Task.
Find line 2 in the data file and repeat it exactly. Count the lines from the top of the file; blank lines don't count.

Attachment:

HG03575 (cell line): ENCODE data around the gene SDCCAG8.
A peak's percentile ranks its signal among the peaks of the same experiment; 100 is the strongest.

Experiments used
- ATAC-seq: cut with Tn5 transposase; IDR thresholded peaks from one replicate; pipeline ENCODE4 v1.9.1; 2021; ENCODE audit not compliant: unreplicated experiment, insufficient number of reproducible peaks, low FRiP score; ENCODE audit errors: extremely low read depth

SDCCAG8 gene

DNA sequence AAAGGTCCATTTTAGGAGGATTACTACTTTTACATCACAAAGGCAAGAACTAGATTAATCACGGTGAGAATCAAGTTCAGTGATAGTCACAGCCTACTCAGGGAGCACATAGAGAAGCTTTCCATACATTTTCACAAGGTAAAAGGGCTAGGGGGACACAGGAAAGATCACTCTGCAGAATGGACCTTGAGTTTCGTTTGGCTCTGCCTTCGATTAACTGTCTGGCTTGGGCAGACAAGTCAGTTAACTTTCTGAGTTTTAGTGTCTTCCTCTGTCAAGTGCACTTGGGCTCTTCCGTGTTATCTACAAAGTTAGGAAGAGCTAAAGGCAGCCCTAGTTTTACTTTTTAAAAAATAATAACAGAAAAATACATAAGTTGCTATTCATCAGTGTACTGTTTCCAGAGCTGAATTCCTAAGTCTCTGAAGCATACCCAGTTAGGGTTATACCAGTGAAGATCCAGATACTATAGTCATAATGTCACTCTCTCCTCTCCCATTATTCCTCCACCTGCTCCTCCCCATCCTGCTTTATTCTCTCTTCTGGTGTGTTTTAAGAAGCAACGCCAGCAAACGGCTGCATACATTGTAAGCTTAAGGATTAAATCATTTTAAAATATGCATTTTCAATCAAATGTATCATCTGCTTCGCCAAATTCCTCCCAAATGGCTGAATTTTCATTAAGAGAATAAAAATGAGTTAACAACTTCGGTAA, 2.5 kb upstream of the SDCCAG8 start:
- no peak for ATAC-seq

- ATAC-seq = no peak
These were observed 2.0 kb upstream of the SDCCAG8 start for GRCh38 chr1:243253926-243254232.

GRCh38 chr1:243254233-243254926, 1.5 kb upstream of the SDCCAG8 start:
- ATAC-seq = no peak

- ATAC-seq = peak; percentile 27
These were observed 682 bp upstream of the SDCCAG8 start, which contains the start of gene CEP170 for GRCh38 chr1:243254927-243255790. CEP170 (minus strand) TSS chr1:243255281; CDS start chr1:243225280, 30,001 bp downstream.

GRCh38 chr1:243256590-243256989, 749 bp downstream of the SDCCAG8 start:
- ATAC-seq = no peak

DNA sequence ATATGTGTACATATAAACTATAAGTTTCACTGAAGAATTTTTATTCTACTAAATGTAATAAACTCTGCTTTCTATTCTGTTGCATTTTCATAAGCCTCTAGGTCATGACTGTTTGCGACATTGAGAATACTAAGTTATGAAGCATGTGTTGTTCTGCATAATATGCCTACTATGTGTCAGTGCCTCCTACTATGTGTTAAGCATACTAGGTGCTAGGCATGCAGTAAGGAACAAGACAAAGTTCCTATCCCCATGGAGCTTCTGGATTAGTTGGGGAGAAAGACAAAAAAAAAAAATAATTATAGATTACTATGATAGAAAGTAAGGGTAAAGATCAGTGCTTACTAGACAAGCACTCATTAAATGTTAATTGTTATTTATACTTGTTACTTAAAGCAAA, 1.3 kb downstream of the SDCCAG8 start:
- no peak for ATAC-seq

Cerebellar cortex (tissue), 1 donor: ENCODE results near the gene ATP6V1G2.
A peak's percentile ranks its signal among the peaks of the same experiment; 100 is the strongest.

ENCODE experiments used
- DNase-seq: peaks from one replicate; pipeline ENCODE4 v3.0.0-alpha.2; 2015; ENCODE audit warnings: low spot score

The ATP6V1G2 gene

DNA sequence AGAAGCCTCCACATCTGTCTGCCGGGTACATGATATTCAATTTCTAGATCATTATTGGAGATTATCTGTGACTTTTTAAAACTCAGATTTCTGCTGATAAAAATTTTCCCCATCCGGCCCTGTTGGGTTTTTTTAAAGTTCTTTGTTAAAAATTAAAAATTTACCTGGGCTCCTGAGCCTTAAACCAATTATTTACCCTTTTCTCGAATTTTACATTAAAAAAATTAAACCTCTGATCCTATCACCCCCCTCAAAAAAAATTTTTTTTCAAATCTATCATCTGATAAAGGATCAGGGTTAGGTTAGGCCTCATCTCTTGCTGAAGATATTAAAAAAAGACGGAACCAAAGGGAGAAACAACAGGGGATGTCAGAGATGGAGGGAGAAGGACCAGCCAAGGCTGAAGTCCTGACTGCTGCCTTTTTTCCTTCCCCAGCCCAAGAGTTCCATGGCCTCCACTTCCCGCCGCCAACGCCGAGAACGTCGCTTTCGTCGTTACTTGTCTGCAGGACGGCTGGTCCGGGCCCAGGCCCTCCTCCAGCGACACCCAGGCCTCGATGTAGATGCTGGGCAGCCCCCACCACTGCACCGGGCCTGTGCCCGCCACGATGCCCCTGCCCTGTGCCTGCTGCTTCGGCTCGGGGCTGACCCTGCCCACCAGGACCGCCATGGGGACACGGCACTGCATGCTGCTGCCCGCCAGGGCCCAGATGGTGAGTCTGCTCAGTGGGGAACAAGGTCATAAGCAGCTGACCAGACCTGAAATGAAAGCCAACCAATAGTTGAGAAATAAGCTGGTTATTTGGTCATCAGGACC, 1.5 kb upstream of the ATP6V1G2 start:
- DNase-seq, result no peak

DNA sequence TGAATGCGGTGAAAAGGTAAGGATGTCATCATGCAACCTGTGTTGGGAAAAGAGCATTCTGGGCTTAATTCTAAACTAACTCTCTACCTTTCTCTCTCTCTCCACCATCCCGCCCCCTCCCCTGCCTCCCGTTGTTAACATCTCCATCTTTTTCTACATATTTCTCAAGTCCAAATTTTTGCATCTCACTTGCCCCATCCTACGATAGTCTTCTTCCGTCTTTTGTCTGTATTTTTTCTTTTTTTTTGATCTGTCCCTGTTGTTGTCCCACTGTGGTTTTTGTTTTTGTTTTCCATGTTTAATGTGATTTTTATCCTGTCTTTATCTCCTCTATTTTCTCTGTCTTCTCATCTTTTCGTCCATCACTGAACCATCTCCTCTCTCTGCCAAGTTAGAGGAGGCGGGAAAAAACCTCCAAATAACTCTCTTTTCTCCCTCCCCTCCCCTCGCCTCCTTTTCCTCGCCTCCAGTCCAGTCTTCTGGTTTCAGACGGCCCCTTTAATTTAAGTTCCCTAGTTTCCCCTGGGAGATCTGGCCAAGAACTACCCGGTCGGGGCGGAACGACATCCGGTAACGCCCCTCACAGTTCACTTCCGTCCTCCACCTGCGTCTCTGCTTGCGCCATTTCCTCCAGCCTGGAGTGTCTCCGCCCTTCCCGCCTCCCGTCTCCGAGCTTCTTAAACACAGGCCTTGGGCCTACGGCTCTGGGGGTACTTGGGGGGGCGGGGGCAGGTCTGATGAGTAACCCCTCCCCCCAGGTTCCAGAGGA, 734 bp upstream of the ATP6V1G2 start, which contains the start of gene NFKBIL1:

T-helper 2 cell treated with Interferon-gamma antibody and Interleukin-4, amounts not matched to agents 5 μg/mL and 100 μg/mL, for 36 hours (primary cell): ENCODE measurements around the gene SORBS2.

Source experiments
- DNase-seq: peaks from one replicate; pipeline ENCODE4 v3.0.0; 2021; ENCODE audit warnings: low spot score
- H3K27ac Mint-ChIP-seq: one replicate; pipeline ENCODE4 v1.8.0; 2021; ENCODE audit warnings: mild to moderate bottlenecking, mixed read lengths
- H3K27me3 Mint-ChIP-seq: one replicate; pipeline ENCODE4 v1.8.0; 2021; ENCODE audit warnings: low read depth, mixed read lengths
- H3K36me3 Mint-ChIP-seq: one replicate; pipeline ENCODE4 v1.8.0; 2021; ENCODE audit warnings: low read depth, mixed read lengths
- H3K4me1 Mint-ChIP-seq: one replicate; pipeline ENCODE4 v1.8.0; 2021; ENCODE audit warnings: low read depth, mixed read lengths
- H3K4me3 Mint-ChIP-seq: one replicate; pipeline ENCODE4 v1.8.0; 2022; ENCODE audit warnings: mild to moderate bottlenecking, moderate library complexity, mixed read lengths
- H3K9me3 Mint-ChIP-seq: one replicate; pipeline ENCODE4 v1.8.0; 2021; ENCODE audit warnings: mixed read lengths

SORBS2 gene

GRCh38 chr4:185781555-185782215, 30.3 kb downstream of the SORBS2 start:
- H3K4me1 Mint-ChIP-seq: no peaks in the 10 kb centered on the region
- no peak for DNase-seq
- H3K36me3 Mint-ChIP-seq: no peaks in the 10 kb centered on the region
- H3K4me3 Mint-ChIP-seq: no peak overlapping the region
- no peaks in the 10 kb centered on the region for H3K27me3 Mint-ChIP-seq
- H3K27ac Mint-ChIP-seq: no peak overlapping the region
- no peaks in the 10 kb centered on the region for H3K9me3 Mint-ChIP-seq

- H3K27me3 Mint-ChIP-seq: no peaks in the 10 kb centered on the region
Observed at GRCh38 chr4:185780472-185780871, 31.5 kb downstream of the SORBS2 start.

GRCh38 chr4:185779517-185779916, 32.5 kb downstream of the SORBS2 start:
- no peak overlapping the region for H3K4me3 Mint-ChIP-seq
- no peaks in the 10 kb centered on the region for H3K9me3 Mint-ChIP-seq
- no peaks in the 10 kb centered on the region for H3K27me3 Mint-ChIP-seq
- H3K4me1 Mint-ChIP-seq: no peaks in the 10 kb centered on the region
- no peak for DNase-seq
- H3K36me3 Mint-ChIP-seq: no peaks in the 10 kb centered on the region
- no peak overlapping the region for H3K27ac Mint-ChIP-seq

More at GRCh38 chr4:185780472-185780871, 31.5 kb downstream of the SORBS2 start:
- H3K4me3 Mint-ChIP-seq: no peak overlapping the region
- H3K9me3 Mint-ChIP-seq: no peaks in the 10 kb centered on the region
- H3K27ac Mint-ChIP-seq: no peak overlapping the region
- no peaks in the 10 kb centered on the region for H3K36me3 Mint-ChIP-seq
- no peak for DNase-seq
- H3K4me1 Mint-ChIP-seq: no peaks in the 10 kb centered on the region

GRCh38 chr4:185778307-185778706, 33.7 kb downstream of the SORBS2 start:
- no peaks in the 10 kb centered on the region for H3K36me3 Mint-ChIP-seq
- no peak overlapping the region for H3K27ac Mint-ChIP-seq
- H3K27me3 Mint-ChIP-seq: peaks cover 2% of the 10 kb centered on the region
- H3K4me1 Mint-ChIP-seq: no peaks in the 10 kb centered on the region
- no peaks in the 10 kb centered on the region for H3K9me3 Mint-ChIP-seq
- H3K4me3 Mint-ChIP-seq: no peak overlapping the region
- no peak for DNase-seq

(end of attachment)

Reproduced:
A peak's percentile ranks its signal among the peaks of the same experiment; 100 is the strongest.